If you like what you just read, feel free to join the 15,000+ other Free State Project participants.
Another month, another drop in the New Hampshire unemployment rate. When 2013 started, the New Hampshire unemployment rate was 5.8%. Last month it was 5.1%. The August unemployment rate is 5%. We are talking 2008 levels. In fact, the last time the unemployment rate was this low in New Hampshire was December of 2008.
New Hampshire’s unemployment rate is the 2nd lowest East of the Mississippi River. The lowest rate in the East yet again belongs to border state Vermont at 4.6%. The rate in Maine increased to 7%. The Massachusetts rate remanded the same at 7.2%.
North Dakota has the lowest unemployment rate in the country at 3%. Nevada continues to have the highest rate at 9.5%. The United State unemployment rate is 7.3%.
August unemployment rate for the most populated cities and towns in New Hampshire:
Dummer, with a population of only 304 people, has the highest unemployment rate of any town in New Hampshire at 11.7%. Orange, with a population of 299 people, has the lowest unemployment rate at 1.9%. Coos County has the highest unemployment rate at roughly 5.4% Grafton County has the lowest unemployment rate in New Hampshire at roughly 3.8%.
You might be aware of the Free State Project‘s 101 Reasons to Move to New Hampshire if you Love Liberty list. Then there is Free Keene‘s less polished 150+ Reasons to Move to Keene list. Eagle-Tribune, a Massachusetts based newspaper that is read in some of the most conservative MA and NH towns, just came out with the 603 Reasons list.
Top 12 of the 603 Reasons:
1. You can go to the beach and the mountains in the same day.
2. Small government.
3. Cheap alcohol.
4. Growing number of rail trails.
5. Christa McAuliffe.
6. Robert Frost.
7. Lots of trees.
8. Many colleges to choose from.
9. Laconia Bike Week.
10. Abundant and varied wildlife.
11. State motto, Live Free or Die.
12. No income tax.
Other highlights include:
#30 Cheap cigarettes.
#31 Legal fireworks and all the summer displays.
#129 Free State Project.
#152 No Sales Tax.
#236 Sig Sauer.
#242 No payroll tax.
#261 Gun rights.
#281 No helmet law.
#288 Raw milk.
#302 Open carry.
#338 No mandatory car insurance.
#339 Low unemployment. [Compared to most other states, though not really low in the traditional sense]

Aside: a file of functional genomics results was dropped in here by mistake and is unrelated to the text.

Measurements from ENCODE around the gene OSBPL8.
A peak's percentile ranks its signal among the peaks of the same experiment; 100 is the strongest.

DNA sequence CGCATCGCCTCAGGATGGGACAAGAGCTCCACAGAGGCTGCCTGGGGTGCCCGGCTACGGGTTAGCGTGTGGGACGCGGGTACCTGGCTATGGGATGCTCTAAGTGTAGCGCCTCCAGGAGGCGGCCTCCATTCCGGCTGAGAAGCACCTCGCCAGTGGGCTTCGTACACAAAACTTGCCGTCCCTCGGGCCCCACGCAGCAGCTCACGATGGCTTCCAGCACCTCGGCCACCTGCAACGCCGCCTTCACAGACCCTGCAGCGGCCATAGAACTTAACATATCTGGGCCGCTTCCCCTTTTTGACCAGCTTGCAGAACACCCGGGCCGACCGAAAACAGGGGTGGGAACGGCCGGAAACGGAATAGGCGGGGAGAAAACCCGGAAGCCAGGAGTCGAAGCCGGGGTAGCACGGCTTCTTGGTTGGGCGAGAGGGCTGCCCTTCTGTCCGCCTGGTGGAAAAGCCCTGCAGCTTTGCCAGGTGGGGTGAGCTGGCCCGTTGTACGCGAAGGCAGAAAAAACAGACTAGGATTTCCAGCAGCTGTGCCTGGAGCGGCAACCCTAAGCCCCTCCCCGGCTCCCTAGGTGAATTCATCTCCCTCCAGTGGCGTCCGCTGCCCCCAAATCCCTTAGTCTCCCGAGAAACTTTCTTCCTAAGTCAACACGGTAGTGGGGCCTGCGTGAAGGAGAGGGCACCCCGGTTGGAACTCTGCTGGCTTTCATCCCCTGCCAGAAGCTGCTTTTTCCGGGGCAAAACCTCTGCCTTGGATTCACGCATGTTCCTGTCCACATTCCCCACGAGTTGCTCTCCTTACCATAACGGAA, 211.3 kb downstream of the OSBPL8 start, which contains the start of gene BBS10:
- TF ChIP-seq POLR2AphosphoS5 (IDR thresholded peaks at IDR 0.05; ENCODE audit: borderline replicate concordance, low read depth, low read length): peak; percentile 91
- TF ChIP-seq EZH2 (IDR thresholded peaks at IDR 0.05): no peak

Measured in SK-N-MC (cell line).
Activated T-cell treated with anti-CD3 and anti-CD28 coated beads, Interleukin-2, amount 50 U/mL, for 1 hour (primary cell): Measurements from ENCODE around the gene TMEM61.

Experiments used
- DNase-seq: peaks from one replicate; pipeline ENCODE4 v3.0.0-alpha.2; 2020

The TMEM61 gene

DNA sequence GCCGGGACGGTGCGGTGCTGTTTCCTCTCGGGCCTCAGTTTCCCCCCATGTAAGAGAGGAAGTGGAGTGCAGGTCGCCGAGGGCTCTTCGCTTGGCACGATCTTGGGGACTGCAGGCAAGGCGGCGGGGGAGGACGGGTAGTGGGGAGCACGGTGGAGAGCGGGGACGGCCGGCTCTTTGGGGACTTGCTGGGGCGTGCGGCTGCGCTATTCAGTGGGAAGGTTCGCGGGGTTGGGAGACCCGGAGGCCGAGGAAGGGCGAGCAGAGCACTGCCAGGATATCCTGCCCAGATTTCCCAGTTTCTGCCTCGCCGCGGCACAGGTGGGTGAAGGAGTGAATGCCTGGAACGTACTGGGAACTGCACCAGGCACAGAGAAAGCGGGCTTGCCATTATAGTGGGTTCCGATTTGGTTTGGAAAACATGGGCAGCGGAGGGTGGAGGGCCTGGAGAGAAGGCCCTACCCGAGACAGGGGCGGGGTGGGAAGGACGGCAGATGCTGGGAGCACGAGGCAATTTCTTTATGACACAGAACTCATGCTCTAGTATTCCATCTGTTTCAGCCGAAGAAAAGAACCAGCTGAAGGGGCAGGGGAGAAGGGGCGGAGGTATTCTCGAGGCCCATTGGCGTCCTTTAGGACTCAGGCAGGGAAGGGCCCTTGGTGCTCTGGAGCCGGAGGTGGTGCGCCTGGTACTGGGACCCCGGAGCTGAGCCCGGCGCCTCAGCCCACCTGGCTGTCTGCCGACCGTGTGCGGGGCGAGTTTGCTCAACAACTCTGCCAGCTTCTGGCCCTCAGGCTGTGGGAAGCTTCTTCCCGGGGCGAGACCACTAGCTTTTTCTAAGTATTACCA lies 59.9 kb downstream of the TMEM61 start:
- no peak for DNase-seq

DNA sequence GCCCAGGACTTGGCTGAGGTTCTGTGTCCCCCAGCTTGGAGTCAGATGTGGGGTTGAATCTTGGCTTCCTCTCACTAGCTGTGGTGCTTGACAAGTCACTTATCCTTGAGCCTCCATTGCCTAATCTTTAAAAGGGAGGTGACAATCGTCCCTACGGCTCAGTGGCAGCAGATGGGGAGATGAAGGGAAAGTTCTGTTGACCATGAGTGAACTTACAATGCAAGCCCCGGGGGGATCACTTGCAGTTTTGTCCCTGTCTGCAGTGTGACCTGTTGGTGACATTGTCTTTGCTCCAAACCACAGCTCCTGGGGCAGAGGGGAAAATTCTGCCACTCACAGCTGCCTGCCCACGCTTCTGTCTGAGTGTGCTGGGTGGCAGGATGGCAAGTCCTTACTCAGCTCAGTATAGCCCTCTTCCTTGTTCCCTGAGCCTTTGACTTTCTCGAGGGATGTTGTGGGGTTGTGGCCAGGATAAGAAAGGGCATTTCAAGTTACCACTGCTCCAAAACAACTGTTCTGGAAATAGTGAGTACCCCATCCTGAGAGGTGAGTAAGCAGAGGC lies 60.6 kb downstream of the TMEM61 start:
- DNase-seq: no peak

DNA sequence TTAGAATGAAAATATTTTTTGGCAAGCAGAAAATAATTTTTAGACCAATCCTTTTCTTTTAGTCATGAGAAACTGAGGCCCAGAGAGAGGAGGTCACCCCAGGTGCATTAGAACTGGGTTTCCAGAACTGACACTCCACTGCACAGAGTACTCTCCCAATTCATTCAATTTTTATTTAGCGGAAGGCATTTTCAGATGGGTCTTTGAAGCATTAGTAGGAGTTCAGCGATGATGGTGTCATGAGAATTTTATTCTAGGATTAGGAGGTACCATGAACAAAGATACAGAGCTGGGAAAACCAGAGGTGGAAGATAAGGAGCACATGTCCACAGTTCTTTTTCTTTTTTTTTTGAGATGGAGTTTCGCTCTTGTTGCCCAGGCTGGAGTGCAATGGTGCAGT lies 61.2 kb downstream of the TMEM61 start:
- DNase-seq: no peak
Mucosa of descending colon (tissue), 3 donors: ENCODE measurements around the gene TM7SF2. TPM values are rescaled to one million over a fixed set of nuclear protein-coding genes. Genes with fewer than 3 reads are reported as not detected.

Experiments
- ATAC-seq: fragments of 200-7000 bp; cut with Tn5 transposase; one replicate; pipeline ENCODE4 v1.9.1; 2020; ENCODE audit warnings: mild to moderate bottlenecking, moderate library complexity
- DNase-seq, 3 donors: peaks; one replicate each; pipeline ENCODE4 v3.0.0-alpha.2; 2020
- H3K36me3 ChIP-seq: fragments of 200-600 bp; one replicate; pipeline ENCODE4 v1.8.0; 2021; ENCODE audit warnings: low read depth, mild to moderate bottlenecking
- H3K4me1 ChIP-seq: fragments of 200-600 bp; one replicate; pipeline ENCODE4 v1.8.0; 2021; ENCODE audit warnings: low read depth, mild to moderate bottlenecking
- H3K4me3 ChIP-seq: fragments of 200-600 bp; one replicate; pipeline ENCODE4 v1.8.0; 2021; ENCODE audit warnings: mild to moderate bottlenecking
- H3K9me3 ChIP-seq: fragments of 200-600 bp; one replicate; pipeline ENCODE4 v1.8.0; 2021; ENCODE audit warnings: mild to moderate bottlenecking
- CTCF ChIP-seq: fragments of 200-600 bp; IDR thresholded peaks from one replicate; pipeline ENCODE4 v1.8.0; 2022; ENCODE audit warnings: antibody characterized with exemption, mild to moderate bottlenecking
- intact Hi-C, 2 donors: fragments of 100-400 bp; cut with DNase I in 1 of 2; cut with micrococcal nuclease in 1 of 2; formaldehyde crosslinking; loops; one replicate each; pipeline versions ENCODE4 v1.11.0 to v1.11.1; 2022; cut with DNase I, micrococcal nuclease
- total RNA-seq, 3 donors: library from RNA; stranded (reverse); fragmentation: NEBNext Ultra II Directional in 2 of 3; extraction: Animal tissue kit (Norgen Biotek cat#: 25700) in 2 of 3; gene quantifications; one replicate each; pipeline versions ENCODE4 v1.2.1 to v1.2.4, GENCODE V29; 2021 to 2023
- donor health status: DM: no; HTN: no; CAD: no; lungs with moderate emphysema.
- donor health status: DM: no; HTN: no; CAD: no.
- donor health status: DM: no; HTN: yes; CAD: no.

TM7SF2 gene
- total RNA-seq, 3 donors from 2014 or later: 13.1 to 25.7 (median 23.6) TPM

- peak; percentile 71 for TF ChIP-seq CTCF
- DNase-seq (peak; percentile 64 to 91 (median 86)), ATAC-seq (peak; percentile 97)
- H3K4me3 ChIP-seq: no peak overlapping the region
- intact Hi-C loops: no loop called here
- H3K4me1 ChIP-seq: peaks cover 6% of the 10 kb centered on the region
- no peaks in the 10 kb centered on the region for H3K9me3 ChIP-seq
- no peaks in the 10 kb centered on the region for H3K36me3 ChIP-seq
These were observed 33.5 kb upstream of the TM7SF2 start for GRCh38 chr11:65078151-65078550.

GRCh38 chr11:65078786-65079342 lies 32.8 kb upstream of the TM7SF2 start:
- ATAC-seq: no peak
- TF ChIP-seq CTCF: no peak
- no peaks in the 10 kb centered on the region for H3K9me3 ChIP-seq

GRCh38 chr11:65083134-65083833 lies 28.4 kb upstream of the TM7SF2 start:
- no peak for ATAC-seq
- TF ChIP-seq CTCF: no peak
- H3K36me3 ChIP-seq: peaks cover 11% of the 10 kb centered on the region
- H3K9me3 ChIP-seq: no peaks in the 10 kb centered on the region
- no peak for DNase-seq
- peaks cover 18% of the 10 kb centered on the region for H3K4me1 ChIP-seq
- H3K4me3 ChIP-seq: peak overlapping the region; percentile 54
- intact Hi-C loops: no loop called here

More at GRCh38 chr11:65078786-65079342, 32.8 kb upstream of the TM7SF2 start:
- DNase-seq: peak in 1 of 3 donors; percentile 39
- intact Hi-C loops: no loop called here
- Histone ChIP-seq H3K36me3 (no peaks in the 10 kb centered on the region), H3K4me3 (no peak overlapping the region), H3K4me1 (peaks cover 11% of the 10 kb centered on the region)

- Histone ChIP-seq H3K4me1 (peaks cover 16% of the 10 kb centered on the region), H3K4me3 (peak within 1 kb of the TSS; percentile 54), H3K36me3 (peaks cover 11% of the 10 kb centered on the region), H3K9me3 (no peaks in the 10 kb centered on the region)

#350 Dixville Notch votes before anyone else in country.
Bonus. Then there is this um, interesting video, also put out by Free Keene.
Want to move to New Hampshire but not sure if you can afford it? What does a 2-3 bedroom condominium go for in much of the 603? Condo prices start in the $50,000 to $75,000 range and go up from there.
Sample condos in that price range all around NH.
$47k 2BR Hillsborough http://www.nneren.com/listing_detail.html?id=4230766
$50k 2BR New Ipswich http://www.nneren.com/listing_detail.html?id=4237476
$51k 2BR Dover http://www.nneren.com/listing_detail.html?id=4259544
$54k 2BR Manchester http://www.nneren.com/listing_detail.html?id=4313740
$55K 2BR Laconia http://www.nneren.com/listing_detail.html?id=4213648
$55k 2BR Hooksett http://www.nneren.com/listing_detail.html?id=4244996
$59k 2BR Lebanon http://www.nneren.com/listing_detail.html?id=4256723
$60k 2BR Exeter http://www.nneren.com/listing_detail.html?id=4216885
$60k 2BR Concord http://www.nneren.com/listing_detail.html?id=4252963
$63k 3BR Rindge (3 bathrooms) http://www.nneren.com/listing_detail.html?id=4196675
$65k 3BR Derry http://www.nneren.com/listing_detail.html?id=4245454
$65k 2BR Seabrook (private ocean beach in town) http://www.nneren.com/listing_detail.html?id=4296554
$70k 2BR Freemont (built 1761) http://www.nneren.com/listing_detail.html?id=4252610
$72k 2BR Salem http://www.nneren.com/listing_detail.html?id=4309175
$75k 2BR Rochester (designed for seniors) http://www.nneren.com/listing_detail.html?id=4235158
$75k 2BR Keene http://www.nneren.com/listing_detail.html?id=4249875
$75k 2BR Gilford http://www.nneren.com/listing_detail.html?id=4220155
$75k 3BR Francestown http://www.nneren.com/listing_detail.html?id=4253005
$75k 2BR Newmarket http://www.nneren.com/listing_detail.html?id=4224236
$75k 2BR Campton http://www.nneren.com/listing_detail.html?id=4250168
$76k 3BR Claremont http://www.nneren.com/listing_detail.html?id=4225284
$80k 2BR Nashua http://www.nneren.com/listing_detail.html?id=4240723
As a percentage of workers employed in the science and engineering fields, New Hampshire is 6th nationally at 4.8%. Massachusetts is 2nd nationally at 6.4%. A total of 240,000 people are employed in the science and engineering fields in NH/ MA.
The national average is 4.1%. The only area of the country with a higher percentage of science and engineering employment than the NH/ MA area is the DC/ Maryland / Virginia area. At 7%, MD is the state with the highest percentage of science and engineering employment. The states with the lowest percentages are Mississippi and Arkansas at 1.7% and 2%.
Nashua Telegraph article on the subject http://www.nashuatelegraph.com/business/1014435-464/n.h.-has-more-jobs-in-science-and.html
National Science Foundation Report on Science and Engineering employment http://www.nsf.gov/statistics/infbrief/nsf13330/nsf13330.pdf